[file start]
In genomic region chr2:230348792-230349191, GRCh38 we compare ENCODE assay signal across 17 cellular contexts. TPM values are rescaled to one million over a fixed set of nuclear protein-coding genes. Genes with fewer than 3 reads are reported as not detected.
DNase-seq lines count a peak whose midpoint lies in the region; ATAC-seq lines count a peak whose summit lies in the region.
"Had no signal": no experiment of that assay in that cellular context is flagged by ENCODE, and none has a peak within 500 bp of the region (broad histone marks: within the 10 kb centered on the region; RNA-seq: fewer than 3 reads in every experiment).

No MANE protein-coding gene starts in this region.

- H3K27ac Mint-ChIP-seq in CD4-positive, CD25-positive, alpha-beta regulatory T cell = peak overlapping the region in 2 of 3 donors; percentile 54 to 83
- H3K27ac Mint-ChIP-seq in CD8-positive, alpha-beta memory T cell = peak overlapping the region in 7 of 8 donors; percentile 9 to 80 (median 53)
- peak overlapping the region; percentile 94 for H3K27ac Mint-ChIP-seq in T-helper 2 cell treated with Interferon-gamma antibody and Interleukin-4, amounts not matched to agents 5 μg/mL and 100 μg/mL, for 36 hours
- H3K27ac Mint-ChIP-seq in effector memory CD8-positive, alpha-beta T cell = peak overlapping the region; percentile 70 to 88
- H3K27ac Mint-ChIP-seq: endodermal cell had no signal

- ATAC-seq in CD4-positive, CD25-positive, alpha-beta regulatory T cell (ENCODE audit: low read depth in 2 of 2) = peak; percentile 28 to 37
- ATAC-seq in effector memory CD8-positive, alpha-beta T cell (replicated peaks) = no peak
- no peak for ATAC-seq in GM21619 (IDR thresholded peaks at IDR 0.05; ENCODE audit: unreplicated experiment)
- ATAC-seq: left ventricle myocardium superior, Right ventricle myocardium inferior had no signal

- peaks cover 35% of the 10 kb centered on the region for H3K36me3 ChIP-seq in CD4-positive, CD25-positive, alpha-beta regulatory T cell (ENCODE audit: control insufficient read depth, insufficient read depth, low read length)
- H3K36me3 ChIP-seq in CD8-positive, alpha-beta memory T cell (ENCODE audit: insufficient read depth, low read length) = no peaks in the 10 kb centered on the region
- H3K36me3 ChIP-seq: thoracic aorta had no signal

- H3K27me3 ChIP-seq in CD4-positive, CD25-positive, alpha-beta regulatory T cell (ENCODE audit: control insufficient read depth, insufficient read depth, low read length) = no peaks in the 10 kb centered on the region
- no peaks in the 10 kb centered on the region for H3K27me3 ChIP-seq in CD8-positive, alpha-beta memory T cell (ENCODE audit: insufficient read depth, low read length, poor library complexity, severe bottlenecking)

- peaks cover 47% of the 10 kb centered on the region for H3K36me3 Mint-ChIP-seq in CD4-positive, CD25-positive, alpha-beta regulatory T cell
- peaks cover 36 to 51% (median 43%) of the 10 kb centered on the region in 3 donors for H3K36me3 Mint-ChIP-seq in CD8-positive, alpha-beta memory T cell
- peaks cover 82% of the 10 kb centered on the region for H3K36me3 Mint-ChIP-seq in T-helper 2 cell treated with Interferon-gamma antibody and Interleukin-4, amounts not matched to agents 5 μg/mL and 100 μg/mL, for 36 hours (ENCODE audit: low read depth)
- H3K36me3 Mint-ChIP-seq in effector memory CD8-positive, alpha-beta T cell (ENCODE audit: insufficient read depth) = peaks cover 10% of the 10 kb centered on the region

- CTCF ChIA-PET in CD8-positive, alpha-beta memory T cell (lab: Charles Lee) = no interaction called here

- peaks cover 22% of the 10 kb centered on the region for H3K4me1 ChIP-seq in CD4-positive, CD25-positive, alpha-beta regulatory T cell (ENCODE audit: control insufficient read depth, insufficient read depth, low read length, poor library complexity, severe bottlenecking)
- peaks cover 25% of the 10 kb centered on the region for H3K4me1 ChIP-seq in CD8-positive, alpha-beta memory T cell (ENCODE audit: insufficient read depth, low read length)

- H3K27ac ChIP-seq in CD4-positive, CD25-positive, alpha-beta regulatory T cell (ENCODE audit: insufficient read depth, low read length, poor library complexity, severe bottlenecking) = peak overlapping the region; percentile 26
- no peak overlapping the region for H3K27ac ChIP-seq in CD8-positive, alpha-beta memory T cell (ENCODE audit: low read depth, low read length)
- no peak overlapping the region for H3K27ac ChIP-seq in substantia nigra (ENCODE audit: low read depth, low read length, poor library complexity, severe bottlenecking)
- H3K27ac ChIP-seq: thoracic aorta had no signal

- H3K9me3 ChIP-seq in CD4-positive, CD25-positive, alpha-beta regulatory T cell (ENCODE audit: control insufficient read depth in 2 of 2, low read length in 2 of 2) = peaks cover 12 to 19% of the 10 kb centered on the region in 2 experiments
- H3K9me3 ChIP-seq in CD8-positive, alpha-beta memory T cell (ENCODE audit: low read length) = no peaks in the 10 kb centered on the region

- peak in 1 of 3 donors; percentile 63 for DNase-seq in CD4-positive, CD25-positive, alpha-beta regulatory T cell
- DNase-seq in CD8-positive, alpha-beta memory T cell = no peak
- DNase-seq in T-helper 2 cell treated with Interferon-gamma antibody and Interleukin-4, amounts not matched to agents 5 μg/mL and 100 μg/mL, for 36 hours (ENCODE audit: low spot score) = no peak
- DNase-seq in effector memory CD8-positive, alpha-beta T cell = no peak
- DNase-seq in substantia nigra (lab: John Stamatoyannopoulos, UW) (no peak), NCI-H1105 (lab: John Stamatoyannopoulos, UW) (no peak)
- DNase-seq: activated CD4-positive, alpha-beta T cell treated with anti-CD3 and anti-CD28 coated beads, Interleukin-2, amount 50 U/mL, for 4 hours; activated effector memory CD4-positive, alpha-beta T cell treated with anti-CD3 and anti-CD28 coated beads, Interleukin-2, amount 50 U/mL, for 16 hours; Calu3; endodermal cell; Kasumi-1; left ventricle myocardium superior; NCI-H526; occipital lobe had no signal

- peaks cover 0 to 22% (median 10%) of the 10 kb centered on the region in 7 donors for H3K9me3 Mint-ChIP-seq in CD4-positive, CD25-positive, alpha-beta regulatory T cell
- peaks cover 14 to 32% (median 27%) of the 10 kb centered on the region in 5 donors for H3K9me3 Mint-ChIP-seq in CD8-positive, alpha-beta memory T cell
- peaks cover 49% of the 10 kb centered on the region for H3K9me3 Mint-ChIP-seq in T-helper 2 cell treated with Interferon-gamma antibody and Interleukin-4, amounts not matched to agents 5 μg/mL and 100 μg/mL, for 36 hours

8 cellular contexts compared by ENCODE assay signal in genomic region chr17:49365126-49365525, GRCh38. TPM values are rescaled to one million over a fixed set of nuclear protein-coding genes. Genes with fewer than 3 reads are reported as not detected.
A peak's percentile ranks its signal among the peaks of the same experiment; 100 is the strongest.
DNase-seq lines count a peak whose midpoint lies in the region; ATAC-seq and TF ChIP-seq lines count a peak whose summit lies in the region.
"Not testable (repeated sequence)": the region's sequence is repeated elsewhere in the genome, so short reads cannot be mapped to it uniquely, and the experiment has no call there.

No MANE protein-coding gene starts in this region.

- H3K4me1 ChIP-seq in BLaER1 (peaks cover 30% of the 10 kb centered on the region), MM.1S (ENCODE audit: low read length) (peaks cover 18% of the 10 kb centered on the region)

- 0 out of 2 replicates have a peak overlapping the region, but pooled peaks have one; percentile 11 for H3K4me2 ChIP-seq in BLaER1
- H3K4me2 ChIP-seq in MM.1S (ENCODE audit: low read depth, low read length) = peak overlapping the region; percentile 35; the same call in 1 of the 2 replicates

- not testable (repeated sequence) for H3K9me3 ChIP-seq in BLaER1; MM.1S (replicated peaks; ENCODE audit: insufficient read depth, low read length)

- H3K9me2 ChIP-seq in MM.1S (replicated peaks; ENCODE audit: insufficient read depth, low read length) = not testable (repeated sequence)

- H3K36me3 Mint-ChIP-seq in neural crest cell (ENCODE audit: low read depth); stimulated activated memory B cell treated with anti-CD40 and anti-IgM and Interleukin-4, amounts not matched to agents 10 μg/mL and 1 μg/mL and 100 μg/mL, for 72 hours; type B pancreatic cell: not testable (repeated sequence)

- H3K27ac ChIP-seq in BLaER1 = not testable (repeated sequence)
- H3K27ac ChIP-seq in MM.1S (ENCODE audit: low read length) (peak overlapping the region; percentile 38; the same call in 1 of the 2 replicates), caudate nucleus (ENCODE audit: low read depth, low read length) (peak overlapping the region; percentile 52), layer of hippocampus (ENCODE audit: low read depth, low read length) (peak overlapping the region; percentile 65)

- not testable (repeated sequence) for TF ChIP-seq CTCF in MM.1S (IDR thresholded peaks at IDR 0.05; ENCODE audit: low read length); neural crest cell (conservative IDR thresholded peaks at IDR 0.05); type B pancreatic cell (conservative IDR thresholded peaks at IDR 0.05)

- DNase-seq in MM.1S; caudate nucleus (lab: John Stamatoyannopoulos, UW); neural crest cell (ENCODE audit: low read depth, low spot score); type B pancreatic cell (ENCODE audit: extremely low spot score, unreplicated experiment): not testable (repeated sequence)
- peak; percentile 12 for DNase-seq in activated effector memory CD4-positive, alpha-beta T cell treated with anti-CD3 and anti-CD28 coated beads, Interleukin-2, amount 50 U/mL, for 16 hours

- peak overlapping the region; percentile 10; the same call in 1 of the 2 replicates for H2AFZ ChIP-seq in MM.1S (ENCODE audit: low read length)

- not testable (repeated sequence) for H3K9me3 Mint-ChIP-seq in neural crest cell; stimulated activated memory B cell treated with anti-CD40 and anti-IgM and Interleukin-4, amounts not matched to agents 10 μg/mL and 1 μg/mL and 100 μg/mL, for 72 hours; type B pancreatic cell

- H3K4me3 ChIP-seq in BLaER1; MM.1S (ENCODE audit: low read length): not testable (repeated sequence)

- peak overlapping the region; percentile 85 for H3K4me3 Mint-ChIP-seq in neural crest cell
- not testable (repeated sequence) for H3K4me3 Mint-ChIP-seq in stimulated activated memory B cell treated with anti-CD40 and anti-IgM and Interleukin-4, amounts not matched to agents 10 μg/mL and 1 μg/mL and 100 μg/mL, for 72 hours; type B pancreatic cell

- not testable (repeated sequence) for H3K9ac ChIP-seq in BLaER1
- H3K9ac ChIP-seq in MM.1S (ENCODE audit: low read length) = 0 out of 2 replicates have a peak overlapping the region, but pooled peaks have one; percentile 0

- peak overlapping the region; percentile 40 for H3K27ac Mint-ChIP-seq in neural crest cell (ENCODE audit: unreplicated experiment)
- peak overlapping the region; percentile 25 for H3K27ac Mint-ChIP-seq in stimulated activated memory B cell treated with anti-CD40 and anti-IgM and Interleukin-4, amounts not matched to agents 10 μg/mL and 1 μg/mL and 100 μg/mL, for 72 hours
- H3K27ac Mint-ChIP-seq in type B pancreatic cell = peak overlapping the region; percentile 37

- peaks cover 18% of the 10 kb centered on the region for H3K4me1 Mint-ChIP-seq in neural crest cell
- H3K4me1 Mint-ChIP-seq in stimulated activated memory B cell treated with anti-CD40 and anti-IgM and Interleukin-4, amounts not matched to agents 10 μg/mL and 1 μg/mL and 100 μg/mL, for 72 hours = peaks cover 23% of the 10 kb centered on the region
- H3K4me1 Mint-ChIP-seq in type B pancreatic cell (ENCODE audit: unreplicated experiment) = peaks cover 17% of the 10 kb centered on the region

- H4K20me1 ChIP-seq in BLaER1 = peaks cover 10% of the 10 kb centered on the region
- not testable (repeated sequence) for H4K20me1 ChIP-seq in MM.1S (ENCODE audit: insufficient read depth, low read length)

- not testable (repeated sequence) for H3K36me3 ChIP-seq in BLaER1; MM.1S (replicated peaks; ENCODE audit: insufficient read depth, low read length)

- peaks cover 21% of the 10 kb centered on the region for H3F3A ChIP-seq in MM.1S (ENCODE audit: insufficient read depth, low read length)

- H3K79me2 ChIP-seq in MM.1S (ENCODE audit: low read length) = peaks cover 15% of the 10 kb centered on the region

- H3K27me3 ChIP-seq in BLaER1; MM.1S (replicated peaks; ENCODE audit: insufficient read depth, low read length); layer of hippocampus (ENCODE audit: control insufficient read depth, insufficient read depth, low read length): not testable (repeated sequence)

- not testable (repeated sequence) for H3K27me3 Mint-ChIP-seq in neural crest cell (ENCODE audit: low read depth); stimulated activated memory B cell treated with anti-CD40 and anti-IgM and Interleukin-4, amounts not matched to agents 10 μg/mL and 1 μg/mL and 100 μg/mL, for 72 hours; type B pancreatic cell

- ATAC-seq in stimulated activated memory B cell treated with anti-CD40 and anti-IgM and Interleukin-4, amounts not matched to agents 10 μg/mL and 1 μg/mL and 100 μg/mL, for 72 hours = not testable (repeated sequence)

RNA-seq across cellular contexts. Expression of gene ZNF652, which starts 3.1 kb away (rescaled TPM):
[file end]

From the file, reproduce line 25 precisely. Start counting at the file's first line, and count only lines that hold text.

- peaks cover 25% of the 10 kb centered on the region for H3K4me1 ChIP-seq in CD8-positive, alpha-beta memory T cell (ENCODE audit: insufficient read depth, low read length)